The pace (except in a couple spots where it got bogged down in the kiddos stuff) moves along at a good speed, the suspense builds nicely, and the ending was satisfying for the most part. I did hope for a bit more Melvin -- but I was happy enough at how the story ends. I think there were some actions by other characters that Gwen accepted and forgave a bit too easily, especially a couple choices by Sam and her kids. The ending seemed a bit too smooth with Gwen never really confronting some things done by those closest to her.

I listened to the audiobook version of this story. At just under 12 hours long, the audio version had voice actors for the different main characters and was very well done. I have hearing loss but was easily able to hear and understand the entire production. It took me a bit to get used to a couple of the voices, but I was able to immerse myself in the story.

Another book in this series, Wolfhunter River, is coming out in October 2018. Not sure what the plot might be for this next book, but I will definitely be reading it! Excellent series!

( )
  JuliW | Nov 22, 2020 |
It’s been quite some time since I read the first book in this series, Stillhouse Lake, and one of the reasons I waited so long - besides the usual problems of a crowded TBR - was that my previous experience with one of Rachel Caine’s series, namely The Great Library, soured a little with the second installment and I was wary of a repeat occurrence. It turned out that my doubts were more than founded: to be completely honest, Killman Creek was not a bad read but a good portion of the freshness and inventive of its predecessor was missing in this book, which led me to think that there might be some form of… narrative pattern here. But let’s proceed with order.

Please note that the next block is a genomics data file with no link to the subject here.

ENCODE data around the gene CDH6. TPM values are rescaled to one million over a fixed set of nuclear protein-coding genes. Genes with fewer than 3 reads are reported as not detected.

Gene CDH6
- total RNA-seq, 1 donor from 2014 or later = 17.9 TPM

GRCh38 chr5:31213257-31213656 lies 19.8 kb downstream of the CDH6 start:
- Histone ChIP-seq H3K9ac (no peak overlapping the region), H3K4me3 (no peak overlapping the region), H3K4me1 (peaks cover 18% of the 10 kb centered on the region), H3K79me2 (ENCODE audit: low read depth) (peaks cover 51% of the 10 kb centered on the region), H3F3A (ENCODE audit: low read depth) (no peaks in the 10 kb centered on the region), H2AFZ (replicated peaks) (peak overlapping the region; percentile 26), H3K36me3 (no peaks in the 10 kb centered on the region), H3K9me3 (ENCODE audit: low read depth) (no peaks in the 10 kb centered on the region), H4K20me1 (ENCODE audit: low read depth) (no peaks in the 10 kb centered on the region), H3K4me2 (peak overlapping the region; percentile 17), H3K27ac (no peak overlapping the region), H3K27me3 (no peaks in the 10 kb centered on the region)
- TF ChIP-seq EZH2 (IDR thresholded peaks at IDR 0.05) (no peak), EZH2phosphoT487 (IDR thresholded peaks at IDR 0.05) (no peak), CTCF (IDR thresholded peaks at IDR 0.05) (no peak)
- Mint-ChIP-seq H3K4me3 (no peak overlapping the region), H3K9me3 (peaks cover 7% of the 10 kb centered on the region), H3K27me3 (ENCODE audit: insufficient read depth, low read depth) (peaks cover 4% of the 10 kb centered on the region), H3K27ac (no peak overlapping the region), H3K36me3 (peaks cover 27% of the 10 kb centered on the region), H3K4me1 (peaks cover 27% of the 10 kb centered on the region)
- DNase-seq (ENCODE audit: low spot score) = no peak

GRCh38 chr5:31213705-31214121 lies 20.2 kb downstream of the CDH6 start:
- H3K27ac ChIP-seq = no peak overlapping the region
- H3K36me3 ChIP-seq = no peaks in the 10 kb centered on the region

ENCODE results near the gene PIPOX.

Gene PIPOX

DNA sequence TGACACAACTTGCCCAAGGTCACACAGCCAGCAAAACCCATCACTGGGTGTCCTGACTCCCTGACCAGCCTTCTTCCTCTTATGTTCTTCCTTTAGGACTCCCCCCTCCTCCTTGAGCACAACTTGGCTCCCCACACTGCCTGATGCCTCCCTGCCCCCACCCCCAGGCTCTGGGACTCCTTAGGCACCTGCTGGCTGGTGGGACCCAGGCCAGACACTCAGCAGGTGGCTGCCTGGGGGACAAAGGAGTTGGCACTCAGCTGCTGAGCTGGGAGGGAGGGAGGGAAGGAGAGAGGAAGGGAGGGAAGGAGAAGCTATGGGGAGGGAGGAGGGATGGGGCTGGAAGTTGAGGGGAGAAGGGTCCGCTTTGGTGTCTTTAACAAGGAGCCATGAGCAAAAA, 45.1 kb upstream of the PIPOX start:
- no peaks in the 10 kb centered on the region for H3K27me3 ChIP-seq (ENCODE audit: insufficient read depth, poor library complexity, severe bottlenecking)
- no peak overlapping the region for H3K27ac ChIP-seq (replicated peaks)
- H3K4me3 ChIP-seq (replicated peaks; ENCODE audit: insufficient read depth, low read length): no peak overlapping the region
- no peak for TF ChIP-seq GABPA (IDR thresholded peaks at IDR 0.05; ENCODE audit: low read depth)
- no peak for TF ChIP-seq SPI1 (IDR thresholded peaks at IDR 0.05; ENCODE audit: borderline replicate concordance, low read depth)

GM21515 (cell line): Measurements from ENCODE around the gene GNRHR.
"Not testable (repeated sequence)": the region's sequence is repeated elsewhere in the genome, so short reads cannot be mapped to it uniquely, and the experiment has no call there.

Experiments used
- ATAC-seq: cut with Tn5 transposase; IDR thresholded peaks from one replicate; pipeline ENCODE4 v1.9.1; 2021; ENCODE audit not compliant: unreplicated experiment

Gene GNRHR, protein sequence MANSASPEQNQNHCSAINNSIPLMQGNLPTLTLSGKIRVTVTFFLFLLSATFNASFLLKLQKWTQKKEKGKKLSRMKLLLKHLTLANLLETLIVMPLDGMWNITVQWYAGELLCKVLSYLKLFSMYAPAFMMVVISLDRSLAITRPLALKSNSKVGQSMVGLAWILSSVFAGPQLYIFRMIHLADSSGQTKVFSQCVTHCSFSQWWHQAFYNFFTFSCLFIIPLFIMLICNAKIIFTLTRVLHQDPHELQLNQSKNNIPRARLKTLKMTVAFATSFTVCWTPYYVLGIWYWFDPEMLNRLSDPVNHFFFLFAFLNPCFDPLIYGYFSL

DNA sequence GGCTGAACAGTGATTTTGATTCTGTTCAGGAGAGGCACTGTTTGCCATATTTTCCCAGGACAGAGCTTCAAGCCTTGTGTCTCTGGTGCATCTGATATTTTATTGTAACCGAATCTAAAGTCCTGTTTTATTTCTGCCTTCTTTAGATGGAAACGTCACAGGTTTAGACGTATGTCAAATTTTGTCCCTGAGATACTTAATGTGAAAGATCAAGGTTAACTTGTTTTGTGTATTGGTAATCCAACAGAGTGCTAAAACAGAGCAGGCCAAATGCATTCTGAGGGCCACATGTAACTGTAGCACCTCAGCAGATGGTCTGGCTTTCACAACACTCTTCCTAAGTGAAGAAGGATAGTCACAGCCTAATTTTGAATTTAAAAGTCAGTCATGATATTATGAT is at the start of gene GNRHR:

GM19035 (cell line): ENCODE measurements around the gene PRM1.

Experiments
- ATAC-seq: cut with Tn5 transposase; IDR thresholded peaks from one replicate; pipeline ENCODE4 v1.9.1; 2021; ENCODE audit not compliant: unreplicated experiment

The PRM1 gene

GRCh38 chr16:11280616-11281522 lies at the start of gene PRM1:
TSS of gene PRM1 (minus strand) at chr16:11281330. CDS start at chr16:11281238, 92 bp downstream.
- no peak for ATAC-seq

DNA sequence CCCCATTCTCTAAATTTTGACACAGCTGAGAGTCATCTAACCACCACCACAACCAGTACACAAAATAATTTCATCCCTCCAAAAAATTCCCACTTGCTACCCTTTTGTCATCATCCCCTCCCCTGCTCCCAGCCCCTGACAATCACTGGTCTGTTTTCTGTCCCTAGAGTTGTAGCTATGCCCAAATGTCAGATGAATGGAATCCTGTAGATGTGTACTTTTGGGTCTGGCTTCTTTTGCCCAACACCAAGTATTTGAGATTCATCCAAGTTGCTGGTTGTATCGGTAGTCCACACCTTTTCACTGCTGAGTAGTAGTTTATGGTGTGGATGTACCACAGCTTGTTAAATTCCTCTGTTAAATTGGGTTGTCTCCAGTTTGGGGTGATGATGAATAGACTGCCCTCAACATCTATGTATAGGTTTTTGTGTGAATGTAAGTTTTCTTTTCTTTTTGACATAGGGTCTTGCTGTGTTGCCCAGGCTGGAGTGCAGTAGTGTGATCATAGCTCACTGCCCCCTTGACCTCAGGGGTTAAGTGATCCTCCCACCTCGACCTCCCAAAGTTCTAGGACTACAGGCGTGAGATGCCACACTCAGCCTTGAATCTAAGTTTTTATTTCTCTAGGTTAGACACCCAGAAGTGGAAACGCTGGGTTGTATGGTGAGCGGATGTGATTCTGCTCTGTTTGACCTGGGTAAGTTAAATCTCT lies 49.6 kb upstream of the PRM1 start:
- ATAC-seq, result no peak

The woman calling herself Gwen Proctor used to be Gina Royal, unsuspecting wife of Melvin Royal, a vicious serial killer: when a freak accident revealed the horrors hidden in Melvin’s garage, no one felt inclined to believe in Gina’s innocence, because it seemed impossible that she would not know what was going on; no one seemed to understand that a meek, subtly plagiarized wife would be unable to see behind the curtain of normalcy projected by her husband. Once the trial established her innocence, Gina had to keep on the move to save herself and her two children by the hordes of haters who hounded them, mostly thanks to the pervasiveness of the internet: changing her name and keeping on the move were the only options she had, and so Gwen Proctor was born.